Let Them Fail

I think I messed up.  A teenager gave me a form that needed to be filled out, signed and handed back to them in 5 minutes and I did it.  I know, I know you are saying, “It’s not a big deal Chris.”, but I can’t help feeling a little resentment, a little anger at myself for not saying, “Eh, not going to fill out this form (even though it’s not a big deal) because you should have given it to me 2 months ago when you first got it.”
But then again who am I to talk?  I was a slacker in high school, college and a little bit of one today.  But I know if I mess up, I don’t expect someone to bail me out…unfortunately, many of the teens we serve do and that can be dangerous to your ministry.  That’s why we have to:
I know sounds harsh right?  Really?  How can a Christian youth minister suggest a thing?  Well, maybe it’s because I’ve been reading Dr. Tim Elmore’s Generation iY and I’m buying what he’s selling.  Maybe it’s because I don’t remember getting bailed out when I was being irresponsible or acting entitled.  In order to hold up values, to create organization and build of followers of Christ who are humbled and selfless, we need to let them fail.  Because with failure we can grow, we can learn and we begin to understand that someone else is in control.
So how do we achieve failure?

Don’t Take Their Side
You are an adult that they love and will at times leverage you against their parents.  They want you to side with them because as a representative of the church we can hold a significant amount of weight.  That’s not going to be healthy to the relationship between the child and parent.  They need to honor their parents and when we take that responsibility away from them, they become entitled.  And entitled people are horrible at humility.  There are exceptions; however, if we don’t support parents we can’t expect them to support us.  To gain the support of a parent you’ll need to get to know the parent.

Raise Expectations
I used to be better, but I’ve turned into a softy of late.  I can be a little easy on the deadlines, rules and expectations.  As humans we need grace and mercy; however, we also need to stand behind certain values and disciplines.  I get it, we don’t want to create too many hoops for someone to jump through; however, confusion on an expectation is due to a lack of communication.  If you want to raise the bar, you need to raise awareness.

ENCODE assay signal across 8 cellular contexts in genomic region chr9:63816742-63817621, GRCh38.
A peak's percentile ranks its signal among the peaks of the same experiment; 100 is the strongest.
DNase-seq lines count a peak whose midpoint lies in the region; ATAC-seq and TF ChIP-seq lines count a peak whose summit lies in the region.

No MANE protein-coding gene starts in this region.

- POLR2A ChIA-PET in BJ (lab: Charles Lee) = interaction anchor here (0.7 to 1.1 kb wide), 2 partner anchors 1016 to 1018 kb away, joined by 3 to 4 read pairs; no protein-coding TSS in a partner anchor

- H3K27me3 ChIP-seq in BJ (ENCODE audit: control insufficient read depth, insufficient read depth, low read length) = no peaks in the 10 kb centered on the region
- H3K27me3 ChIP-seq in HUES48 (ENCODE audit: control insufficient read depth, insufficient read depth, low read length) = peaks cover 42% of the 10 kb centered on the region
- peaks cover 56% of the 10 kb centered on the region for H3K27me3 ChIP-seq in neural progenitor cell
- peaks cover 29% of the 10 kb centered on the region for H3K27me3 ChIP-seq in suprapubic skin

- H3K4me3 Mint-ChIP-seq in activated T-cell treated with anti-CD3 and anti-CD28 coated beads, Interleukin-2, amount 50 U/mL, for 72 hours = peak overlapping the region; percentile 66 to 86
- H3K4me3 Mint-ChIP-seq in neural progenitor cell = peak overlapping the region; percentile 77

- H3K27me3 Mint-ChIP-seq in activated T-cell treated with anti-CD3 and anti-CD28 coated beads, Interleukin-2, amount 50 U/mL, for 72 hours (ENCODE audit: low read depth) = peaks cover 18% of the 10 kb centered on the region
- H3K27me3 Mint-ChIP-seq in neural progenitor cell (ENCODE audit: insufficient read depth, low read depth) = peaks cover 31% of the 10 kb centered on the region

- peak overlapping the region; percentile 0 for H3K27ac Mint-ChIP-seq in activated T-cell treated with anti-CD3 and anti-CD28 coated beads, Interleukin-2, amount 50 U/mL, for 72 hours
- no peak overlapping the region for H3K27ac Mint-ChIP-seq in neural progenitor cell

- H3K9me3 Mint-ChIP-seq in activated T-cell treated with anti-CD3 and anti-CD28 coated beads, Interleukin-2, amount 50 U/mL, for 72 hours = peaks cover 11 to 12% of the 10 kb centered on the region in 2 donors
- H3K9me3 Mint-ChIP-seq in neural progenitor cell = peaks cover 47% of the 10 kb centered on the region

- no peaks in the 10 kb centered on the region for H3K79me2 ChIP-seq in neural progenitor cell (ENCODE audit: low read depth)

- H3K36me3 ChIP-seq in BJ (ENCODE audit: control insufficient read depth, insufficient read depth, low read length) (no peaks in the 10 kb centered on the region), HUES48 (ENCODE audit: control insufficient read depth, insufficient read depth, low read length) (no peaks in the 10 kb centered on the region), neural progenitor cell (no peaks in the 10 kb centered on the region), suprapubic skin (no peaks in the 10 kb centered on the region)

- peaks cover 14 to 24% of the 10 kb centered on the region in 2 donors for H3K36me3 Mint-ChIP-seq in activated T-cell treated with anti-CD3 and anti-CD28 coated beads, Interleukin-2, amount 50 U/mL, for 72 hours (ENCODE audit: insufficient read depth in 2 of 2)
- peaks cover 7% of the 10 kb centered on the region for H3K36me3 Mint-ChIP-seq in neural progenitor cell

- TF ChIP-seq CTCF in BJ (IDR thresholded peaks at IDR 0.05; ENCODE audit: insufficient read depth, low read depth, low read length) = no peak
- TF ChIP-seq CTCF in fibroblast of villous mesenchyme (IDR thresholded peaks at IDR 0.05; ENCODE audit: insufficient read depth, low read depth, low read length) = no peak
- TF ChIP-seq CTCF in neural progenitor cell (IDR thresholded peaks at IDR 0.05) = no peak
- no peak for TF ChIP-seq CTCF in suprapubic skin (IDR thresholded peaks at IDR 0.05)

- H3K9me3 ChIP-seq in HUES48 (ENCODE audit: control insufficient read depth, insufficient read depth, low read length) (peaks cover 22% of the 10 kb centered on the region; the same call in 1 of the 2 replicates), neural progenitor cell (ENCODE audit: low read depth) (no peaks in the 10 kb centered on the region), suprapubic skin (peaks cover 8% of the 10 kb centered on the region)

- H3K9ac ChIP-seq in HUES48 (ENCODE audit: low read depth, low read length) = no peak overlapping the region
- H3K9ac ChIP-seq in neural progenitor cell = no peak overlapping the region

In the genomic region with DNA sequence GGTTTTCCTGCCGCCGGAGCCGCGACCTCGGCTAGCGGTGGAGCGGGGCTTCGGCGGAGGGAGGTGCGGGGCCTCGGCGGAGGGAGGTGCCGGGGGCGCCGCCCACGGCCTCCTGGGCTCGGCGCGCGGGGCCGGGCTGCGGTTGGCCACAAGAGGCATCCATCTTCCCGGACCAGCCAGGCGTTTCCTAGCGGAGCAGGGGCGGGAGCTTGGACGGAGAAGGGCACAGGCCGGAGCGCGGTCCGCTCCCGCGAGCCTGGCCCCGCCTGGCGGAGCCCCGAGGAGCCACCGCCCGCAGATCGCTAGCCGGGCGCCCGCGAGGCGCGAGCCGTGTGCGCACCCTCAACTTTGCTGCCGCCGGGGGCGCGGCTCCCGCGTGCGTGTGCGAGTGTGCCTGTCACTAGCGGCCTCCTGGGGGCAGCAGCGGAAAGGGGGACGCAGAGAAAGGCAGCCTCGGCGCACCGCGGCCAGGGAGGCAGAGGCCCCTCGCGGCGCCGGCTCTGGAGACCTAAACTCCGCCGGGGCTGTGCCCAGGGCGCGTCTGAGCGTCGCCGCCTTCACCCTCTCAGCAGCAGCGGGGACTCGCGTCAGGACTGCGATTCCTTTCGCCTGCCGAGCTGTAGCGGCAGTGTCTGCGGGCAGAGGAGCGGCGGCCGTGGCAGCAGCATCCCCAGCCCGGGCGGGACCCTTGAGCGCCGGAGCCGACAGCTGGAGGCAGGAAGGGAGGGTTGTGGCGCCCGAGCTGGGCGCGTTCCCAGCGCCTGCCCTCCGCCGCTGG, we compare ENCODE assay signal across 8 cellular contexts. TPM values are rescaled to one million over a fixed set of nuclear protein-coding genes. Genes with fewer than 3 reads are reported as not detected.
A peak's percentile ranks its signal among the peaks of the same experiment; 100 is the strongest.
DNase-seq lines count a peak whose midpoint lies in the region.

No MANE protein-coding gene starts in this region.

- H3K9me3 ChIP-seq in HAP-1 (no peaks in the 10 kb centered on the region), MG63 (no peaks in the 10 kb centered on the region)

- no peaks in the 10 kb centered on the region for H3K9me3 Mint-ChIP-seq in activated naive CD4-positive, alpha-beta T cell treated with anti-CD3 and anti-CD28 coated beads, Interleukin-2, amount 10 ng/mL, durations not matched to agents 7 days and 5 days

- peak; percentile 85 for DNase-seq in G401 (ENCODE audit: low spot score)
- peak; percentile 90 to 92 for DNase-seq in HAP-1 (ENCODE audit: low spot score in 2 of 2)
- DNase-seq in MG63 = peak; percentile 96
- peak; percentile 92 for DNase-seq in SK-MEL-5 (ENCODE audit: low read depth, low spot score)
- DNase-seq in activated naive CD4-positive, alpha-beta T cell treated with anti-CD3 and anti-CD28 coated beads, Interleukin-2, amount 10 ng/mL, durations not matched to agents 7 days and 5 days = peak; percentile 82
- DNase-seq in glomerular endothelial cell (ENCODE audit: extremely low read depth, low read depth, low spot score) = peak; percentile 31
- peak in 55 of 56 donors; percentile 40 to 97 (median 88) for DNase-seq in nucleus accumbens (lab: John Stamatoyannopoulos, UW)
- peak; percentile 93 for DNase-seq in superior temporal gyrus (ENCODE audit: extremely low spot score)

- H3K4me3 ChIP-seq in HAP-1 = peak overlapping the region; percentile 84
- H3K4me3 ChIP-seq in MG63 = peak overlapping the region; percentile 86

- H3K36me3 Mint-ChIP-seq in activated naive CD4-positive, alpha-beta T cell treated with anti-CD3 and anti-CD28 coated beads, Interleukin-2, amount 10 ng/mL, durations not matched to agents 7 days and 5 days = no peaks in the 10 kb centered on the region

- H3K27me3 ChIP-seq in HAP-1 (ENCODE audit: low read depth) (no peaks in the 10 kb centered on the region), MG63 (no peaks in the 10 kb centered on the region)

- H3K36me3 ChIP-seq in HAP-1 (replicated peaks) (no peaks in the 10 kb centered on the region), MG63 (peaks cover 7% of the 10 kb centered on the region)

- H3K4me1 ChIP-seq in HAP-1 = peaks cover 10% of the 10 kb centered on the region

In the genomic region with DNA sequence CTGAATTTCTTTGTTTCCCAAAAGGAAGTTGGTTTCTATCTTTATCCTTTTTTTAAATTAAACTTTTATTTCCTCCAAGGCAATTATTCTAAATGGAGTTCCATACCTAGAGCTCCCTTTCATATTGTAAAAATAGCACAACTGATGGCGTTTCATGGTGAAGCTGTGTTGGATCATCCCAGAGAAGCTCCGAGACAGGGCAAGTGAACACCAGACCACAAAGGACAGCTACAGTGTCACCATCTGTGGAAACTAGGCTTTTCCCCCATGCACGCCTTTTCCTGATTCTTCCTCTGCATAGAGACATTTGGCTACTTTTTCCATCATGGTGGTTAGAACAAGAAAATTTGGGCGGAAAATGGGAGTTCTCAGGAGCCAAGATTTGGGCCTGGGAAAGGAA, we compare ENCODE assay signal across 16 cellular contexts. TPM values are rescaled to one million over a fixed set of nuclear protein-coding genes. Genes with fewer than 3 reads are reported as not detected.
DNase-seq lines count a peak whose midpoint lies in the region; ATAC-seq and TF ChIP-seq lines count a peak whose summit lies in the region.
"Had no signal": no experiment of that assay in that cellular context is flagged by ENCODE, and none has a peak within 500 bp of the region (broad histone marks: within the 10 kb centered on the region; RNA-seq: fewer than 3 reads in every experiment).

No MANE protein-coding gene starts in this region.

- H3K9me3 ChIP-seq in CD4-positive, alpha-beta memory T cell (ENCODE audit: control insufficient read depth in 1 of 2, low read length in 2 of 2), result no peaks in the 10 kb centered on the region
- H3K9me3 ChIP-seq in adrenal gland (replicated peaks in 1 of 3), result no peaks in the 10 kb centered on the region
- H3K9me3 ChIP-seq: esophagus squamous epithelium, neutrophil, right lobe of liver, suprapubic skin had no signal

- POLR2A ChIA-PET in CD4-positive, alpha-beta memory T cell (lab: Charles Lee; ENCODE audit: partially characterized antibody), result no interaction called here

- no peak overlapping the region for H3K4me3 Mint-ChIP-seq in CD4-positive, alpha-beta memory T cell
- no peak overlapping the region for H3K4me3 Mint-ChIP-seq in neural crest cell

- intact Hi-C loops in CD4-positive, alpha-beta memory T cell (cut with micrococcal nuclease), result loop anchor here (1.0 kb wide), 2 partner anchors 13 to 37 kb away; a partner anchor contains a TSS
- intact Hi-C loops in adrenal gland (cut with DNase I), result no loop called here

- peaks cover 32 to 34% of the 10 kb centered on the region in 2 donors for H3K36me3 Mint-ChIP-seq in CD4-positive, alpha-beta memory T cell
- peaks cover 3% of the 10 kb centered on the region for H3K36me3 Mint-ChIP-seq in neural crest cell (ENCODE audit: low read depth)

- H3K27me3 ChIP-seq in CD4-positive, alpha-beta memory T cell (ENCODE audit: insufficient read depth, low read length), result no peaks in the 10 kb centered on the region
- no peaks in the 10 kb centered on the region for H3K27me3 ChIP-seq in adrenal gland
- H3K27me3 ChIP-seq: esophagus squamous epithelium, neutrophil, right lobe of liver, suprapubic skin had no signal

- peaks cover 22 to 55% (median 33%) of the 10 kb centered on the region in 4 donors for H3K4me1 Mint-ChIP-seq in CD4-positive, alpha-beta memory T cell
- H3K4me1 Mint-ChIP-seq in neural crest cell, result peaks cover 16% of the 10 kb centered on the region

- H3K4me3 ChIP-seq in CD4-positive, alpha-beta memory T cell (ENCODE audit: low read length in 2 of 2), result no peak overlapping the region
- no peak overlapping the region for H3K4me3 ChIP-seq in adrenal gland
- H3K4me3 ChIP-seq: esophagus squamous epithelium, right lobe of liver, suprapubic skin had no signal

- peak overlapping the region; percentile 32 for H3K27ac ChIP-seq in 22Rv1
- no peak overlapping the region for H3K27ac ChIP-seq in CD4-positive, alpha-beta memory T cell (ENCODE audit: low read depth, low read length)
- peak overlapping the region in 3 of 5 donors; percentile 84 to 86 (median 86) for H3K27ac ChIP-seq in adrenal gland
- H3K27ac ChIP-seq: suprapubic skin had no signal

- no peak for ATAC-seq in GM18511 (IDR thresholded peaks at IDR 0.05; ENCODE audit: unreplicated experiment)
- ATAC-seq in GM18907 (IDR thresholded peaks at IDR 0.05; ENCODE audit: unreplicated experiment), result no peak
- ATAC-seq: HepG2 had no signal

Give Them Story
You need to let them know that while failure isn’t always bad.  Failure is a reminder that we need to focus on God’s plan.  We need to share our stories of failure to the students we serve as a reminder that calling yourself a Christian doesn’t mean perfection.  When you can share a story, you can inspire a new one and we know the greatest stories have rises and falls.

Call Them Out
If you see them doing something they shouldn’t be doing, let them know.  Don’t ignore it if it’s on Facebook, talk to them about it and tell them, “Dude, that ain’t right.”  Of course do it in a loving manner, but don’t be afraid of letting them know that they were wrong.  If no one calls them out they’ll become apathetic towards certain behavior.

If we don’t raise risk takers then we raise safe Christians and that’s not attractive or effective.  People want action, they want triumph, they want the comeback, that’s why sports are so big in this country.  We need to encourage students to take risks, to get up after they fall and to move forward.  When we can help them move forward, then we can grow.  So is your ministry safe?  If so, change it so that you can help young people grow.

How do you facilitate risk taking and failure in your ministry?

What holds you back from allowing your teens to fail?